When Are You Getting a Real Job? the Acceptance of Self-Employment in Denmark and the Incapability of Danish Labour Market Institutions

Friday, 3 July 2015: 8:30 AM-10:00 AM
CLM.2.04 (Clement House)
Felix Behling, Maynooth University, Maynooth, Co. Kildare, Ireland
Self-employment is a small but stable feature of many European economies and theories of self-employment describe it in either positive terms – innovation and flexibility – or negative terms – atypical employment and driving out direct-employment. Some occupations, such as journalists, and sectors, such as construction, are more likely to have a higher number of self-employed persons; a fact that reflects the particular work organisation and traditions of these occupations and sectors. Institutionally, self-employment is well integrated into the labour market, welfare and legal institutions. Access to these institutions is possible for both direct- and self-employed persons but it differs in two aspects. First, direct-employed persons are typically able to access public services while self-employed persons have to make private arrangements, for example for pensions and health care. Second, this means that there are also differences within the group of self-employed persons and these differences are determined by the individual capacities to pay for these private welfare arrangements.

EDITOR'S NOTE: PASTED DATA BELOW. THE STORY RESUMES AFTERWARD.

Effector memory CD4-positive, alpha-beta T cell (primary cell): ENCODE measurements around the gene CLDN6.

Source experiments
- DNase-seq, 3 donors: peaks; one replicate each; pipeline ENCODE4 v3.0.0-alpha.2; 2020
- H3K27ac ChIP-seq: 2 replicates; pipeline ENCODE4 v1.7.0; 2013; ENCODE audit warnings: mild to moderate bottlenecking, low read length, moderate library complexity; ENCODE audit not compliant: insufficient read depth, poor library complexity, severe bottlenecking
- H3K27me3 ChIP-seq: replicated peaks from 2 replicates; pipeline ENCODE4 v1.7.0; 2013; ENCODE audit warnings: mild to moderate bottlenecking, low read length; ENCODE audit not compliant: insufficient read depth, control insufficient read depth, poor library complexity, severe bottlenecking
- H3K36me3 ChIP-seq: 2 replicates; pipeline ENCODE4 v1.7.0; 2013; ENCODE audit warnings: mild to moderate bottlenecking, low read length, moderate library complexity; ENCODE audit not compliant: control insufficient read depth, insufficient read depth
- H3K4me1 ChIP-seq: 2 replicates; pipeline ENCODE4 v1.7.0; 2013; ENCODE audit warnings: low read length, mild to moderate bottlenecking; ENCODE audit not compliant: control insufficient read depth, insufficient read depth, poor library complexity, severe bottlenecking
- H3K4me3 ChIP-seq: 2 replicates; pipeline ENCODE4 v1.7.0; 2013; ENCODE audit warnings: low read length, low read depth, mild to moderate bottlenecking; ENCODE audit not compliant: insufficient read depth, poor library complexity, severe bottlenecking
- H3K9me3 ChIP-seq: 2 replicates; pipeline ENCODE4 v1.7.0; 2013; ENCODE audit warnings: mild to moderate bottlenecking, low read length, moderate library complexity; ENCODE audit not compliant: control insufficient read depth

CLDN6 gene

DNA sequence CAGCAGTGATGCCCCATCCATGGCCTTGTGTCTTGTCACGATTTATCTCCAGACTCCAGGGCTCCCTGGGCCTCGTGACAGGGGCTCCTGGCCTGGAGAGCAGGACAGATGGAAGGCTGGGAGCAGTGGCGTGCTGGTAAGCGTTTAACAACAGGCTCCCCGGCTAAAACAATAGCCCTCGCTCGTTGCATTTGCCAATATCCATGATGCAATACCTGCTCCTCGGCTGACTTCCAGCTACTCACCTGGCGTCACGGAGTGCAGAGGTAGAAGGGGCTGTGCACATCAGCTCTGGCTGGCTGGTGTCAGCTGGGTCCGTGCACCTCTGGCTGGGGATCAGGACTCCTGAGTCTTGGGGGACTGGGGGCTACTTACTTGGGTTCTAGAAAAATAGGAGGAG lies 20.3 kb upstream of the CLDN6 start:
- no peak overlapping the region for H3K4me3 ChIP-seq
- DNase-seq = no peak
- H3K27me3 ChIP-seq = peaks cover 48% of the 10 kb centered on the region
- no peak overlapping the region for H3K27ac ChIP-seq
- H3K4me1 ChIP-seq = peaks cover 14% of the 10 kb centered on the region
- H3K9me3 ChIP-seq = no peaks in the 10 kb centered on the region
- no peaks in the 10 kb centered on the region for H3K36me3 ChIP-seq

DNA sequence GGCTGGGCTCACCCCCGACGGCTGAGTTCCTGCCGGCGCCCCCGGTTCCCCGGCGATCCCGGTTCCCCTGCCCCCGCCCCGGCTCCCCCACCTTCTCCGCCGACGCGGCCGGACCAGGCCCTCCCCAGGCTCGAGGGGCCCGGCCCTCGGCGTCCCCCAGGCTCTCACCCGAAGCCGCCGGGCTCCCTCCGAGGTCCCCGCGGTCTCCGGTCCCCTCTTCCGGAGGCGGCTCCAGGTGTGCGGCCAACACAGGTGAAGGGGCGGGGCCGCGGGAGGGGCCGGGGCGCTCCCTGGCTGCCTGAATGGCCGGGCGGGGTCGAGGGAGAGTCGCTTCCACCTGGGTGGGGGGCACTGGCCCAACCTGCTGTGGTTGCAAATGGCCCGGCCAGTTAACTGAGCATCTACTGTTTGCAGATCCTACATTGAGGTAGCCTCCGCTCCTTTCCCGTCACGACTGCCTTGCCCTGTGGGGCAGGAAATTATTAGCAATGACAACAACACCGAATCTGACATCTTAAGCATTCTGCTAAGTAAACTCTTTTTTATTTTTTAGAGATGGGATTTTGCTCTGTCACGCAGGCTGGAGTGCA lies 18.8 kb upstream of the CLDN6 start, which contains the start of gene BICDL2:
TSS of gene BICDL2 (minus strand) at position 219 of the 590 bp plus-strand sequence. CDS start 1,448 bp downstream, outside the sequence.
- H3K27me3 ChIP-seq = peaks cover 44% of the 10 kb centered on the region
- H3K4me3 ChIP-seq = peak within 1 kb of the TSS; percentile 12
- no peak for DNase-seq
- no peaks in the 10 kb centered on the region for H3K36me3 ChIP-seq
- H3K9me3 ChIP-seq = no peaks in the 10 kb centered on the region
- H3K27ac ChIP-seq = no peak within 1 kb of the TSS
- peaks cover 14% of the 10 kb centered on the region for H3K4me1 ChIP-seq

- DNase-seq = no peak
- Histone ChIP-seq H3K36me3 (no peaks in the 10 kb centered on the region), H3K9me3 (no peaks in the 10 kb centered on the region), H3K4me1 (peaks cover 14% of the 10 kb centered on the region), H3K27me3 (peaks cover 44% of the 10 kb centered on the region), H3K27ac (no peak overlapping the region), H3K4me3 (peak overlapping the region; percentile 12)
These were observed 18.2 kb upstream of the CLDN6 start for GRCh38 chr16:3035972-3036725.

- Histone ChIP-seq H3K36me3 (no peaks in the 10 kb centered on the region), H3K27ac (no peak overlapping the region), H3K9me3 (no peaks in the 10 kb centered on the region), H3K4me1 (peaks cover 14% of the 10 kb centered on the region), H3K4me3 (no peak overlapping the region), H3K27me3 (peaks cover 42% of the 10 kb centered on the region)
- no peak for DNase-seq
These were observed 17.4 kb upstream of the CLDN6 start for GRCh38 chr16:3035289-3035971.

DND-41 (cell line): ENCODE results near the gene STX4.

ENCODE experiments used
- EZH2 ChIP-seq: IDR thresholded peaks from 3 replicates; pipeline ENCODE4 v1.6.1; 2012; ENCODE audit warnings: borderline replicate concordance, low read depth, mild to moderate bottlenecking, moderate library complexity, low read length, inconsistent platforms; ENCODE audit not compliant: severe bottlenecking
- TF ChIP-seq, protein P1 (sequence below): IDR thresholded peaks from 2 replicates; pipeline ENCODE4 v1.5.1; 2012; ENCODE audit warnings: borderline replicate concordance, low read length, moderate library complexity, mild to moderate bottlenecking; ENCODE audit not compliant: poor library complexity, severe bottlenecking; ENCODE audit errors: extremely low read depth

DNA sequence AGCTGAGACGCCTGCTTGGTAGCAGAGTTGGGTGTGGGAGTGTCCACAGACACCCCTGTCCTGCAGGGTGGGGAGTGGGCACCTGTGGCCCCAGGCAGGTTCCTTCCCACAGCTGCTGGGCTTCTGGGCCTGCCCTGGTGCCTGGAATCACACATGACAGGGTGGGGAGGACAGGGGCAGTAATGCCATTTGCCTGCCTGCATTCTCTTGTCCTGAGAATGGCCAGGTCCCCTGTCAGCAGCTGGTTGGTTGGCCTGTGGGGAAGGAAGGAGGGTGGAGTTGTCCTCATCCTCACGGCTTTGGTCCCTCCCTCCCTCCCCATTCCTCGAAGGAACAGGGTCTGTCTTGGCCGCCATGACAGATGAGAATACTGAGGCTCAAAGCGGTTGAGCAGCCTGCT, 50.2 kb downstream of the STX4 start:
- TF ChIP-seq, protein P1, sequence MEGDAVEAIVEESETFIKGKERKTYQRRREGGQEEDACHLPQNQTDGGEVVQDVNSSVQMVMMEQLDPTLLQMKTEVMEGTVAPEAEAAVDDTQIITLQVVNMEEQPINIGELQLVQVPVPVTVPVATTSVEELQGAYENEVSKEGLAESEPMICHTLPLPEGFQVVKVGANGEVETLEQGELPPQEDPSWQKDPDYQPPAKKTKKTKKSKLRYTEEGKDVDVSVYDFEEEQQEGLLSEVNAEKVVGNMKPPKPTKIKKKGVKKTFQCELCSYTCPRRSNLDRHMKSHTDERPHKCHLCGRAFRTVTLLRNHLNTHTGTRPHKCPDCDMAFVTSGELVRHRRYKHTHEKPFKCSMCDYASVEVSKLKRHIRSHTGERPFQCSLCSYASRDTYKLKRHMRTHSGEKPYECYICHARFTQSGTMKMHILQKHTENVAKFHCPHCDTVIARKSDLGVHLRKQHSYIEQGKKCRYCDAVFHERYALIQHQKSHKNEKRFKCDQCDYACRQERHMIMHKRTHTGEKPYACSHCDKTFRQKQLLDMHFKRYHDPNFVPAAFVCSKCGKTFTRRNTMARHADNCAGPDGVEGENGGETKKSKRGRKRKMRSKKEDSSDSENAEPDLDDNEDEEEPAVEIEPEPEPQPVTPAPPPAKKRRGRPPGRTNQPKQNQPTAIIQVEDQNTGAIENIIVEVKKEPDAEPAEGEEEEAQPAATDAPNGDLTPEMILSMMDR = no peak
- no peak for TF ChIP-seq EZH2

The situation for self-employed persons in Denmark is not much different and there are similar associations, sectoral specifics, tensions and problems. There are forms of professional self-employment that also provide innovation and flexibility and a few forms of atypical employment, which is in competition to direct-employment. However, there are less internal divisions between different groups of self-employed in Denmark and instead the divisions between self-employed and direct-employed are more pronounced. In fact, the proportion of self-employment is smaller, it is less accepted as elsewhere although there seem to be little atypical forms, and disadvantages are shared by all self-employed. Moreover, there is little knowledge about self-employment in Denmark despite its liberal and flexible labour market, which would be seen to be more favourable a diverse set of employment forms. Based on interviews with stakeholders and self-employed persons, the paper will draw out the specifics of the Danish case.

The paper argues with a systems theory approach that self-employment in Denmark describes a phenomenon where self-employment has been largely ignored by the labour market institutions as part of their organisation and traditional focus. Self-employment is difficult to be accommodated by the labour market institutions in contrast to direct-employment because their design was not meant for self-employment. Most institutional analyses rest on the assumption of an equilibrium between institutions, either as the aim of institutional development, or as the background for institutional conflicts. When self-employment is not fully integrated into institutions it cannot be part of the equilibrium nor of conflict; instead, it falls into the cracks between the institutions. In sum, the paper contributes to theories of self-employment and the institutional organisation of labour markets while raising important questions about the future of service economies with their multiple employment models.